The Brazilian Grand Prix was absolutely brilliant yet remarkably controversial for a number of reasons, with Yuki Tsunoda playing a defining role in one of the incidents that raised eyebrows.
The race at Interlagos was an uneventful one for the AlphaTauri driver, who finished last of the running drivers, despite having not actually been last.
Tsunoda had been running between the two Williams’ of Alex Albon and Nicholas Latifi towards the end of the race, when a Safety Car was released to rescue Lando Norris’ stricken McLaren.
Confusion reigned supreme, though, under the Safety Car, as only Albon and Latifi had been given the instruction to overtake the field and the Safety Car to unlap themselves.
People quickly questioned why Tsunoda hadn’t been given the message, despite the fact he should’ve also been shown it due to being lapped.
As explained by the FIA after the race, Tsunoda pitting whilst behind the Safety Car seemingly confused the system, which resulted in him still being amongst the leading runners when the race restarted.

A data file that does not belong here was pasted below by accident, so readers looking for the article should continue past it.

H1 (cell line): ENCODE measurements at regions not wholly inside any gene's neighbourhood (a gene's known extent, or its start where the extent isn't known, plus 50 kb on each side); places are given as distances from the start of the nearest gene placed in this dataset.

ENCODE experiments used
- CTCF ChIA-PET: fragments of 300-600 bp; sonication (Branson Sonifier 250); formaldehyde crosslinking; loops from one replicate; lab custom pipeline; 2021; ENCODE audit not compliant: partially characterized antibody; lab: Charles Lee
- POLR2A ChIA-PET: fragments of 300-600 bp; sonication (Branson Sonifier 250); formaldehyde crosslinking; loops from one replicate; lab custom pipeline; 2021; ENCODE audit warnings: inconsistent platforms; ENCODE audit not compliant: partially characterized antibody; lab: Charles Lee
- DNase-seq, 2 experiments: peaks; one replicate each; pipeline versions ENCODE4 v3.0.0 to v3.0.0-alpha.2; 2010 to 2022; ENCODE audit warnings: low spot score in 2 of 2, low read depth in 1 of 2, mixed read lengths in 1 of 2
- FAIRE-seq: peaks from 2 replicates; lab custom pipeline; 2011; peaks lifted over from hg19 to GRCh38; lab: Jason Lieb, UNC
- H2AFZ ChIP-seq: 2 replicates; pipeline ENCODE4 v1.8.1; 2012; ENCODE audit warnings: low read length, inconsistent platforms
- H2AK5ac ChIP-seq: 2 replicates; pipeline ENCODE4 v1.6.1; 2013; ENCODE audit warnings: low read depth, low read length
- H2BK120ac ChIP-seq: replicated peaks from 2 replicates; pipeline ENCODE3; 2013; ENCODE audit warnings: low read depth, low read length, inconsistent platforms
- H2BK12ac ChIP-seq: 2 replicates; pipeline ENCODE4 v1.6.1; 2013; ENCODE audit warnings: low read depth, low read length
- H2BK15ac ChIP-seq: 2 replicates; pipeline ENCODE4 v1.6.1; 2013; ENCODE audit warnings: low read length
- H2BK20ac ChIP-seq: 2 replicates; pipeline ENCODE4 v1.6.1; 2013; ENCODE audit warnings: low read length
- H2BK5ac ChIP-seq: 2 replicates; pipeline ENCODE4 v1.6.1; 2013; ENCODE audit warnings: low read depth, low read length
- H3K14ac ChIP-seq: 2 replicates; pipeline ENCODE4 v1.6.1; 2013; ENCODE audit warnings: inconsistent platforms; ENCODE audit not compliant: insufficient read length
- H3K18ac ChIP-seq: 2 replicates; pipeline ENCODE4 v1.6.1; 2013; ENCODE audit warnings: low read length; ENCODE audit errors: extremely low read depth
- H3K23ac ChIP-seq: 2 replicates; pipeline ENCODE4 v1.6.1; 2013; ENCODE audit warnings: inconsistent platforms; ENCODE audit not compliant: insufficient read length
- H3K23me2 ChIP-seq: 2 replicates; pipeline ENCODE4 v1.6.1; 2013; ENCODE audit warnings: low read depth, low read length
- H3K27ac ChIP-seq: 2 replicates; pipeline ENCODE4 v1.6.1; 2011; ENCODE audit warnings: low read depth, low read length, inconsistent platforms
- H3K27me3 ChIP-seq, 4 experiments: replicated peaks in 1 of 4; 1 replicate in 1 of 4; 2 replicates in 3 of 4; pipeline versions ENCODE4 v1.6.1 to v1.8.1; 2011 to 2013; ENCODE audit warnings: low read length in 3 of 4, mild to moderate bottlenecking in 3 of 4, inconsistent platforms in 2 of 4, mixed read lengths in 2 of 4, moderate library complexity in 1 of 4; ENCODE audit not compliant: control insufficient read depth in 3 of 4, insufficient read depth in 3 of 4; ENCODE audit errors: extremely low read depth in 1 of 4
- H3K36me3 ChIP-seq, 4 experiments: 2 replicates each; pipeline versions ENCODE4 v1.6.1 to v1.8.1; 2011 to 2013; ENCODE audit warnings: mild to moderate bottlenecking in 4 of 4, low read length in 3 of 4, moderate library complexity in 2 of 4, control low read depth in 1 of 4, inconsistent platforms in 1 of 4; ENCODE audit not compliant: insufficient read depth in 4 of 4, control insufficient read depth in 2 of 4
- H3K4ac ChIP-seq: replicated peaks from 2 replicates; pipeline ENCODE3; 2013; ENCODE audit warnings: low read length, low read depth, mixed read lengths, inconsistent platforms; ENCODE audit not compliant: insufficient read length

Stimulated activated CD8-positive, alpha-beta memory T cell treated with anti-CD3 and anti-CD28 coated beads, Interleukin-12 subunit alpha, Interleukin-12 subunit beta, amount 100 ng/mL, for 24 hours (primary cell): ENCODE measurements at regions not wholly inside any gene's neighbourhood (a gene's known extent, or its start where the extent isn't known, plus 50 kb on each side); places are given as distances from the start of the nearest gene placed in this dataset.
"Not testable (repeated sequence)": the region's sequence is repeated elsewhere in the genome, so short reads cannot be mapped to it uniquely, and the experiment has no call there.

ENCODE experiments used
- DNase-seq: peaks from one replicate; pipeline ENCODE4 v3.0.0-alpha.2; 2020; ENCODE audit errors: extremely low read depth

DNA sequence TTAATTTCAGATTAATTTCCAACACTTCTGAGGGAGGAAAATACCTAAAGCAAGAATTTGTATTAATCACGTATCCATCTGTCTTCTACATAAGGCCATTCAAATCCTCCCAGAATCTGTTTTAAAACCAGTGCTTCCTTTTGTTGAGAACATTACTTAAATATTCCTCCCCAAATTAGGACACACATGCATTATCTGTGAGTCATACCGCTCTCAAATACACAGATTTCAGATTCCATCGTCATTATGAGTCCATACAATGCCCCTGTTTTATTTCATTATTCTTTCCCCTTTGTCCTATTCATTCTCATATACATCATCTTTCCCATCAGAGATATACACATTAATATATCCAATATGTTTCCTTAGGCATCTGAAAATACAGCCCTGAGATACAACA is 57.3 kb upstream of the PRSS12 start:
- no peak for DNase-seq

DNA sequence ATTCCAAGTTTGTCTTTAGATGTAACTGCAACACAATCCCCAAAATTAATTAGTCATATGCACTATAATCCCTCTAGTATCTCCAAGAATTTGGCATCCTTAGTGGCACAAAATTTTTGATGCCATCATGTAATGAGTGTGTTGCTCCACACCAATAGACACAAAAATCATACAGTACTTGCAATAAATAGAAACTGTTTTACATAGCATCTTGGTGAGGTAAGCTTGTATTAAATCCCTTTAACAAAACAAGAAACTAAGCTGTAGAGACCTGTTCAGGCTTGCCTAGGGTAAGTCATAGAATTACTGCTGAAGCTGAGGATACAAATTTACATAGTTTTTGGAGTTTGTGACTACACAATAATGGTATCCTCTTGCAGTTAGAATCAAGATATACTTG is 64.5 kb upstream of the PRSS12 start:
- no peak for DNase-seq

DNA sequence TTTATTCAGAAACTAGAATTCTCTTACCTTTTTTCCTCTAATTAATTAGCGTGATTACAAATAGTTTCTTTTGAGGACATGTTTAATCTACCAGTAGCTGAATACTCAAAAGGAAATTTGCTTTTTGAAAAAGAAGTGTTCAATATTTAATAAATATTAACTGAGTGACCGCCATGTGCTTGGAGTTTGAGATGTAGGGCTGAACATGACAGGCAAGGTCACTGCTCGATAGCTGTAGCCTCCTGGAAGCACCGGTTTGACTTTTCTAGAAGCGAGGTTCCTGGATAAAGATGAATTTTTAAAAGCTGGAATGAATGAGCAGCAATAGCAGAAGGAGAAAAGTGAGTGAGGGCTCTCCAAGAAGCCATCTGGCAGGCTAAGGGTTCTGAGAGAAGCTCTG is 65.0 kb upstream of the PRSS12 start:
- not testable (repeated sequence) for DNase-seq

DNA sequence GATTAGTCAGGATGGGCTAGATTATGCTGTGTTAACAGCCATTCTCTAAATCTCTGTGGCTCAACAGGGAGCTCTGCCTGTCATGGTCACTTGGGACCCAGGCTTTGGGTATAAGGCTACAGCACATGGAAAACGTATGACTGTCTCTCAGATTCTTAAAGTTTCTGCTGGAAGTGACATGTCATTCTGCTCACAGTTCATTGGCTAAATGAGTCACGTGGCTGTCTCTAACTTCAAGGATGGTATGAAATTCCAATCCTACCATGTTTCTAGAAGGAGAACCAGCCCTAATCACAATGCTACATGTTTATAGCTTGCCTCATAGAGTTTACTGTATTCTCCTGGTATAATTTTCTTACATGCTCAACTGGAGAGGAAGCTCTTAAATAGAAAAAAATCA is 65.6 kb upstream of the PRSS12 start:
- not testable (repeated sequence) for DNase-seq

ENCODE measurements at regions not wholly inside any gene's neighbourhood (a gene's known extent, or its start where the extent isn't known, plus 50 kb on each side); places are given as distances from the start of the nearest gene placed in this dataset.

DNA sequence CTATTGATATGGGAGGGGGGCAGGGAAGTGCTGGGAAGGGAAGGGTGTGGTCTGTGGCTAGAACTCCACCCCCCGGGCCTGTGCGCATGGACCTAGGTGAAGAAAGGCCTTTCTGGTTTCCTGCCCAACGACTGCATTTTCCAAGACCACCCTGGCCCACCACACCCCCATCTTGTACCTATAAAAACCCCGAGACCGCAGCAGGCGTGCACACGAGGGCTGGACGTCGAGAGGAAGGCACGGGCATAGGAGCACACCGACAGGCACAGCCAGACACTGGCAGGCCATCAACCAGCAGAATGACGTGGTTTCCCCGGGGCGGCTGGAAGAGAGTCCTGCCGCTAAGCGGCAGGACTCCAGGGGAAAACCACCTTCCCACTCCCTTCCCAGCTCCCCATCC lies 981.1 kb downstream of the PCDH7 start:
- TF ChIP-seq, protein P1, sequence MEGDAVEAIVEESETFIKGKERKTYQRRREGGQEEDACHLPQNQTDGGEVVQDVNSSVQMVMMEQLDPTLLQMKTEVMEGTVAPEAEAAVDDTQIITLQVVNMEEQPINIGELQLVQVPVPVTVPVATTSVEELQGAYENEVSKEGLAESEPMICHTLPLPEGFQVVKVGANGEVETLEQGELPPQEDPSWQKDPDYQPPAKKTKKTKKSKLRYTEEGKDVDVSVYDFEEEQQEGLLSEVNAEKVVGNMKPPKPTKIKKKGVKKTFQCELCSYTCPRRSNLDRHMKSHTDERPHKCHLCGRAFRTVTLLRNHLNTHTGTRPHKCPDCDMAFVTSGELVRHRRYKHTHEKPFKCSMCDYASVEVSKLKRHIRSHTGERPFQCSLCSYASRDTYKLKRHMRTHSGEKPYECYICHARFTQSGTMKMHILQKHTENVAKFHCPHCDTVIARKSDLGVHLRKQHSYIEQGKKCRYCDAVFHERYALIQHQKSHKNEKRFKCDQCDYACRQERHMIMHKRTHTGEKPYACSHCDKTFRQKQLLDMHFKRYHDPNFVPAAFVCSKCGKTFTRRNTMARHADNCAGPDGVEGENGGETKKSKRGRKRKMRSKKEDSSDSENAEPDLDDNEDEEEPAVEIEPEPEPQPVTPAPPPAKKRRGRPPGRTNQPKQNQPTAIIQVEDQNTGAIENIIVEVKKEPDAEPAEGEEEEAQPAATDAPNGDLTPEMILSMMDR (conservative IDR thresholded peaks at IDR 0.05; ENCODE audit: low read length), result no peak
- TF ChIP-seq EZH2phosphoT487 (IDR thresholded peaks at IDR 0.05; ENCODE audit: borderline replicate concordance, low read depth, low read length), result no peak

The “very unusual scenario” is set to be discussed at the next Sporting Advisory Committee meeting, with the situation having been truly baffling for both fans and pundits alike.
“Car 22 [Tsunoda] was the first to cross SC1 [the first safety car line] following the deployment of the safety car,” read a statement from the FIA.
“On the following lap he therefore became the first car to cross SC1 line for a second time, which would normally trigger the systems to indicate he is eligible to unlap.
“However, at this time he entered the pit lane and was able to go faster than the train of cars behind the safety car. In doing so, he unlapped himself when crossing the control line in the pit lane.
“When he re-joined the circuit, the systems correctly indicated that he was again a lap down, however as he had already unlapped himself once, he was not eligible to do so again when the safety car period was ending.
“Race control checked this was correct with F1 Timing and they confirmed that only Car 6 and Car 23 could unlap themselves.
“While this is a very unusual scenario, there were no systems or procedural errors – it is one of those unpredictable scenarios that can happen and there are no immediate changes that need to be implemented.”